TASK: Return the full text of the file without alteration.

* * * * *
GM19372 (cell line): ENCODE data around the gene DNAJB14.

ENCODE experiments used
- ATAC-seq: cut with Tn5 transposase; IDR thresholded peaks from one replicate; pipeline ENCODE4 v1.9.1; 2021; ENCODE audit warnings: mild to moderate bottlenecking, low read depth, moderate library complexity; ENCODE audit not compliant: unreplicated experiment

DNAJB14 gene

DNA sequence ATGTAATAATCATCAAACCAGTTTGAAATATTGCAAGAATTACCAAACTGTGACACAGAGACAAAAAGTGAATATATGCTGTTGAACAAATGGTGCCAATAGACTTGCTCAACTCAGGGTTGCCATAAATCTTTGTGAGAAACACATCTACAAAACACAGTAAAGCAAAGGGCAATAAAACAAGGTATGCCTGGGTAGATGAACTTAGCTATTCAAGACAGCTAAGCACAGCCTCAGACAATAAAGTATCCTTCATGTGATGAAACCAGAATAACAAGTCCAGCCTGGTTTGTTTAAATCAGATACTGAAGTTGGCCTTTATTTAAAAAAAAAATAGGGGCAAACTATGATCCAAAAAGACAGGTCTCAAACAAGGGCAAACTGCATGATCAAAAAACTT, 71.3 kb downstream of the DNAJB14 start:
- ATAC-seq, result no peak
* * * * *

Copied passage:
GM19372 (cell line): ENCODE data around the gene DNAJB14.

ENCODE experiments used
- ATAC-seq: cut with Tn5 transposase; IDR thresholded peaks from one replicate; pipeline ENCODE4 v1.9.1; 2021; ENCODE audit warnings: mild to moderate bottlenecking, low read depth, moderate library complexity; ENCODE audit not compliant: unreplicated experiment

DNAJB14 gene

DNA sequence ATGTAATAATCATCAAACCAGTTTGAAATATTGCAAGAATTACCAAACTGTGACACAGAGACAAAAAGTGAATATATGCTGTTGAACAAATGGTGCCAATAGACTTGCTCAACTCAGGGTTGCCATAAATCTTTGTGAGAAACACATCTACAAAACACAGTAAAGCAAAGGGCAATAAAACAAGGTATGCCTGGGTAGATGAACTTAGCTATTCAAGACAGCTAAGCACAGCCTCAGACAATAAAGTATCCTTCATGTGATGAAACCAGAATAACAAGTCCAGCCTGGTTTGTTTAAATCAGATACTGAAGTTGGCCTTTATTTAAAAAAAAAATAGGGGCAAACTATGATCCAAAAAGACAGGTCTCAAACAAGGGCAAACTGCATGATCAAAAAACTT, 71.3 kb downstream of the DNAJB14 start:
- ATAC-seq, result no peak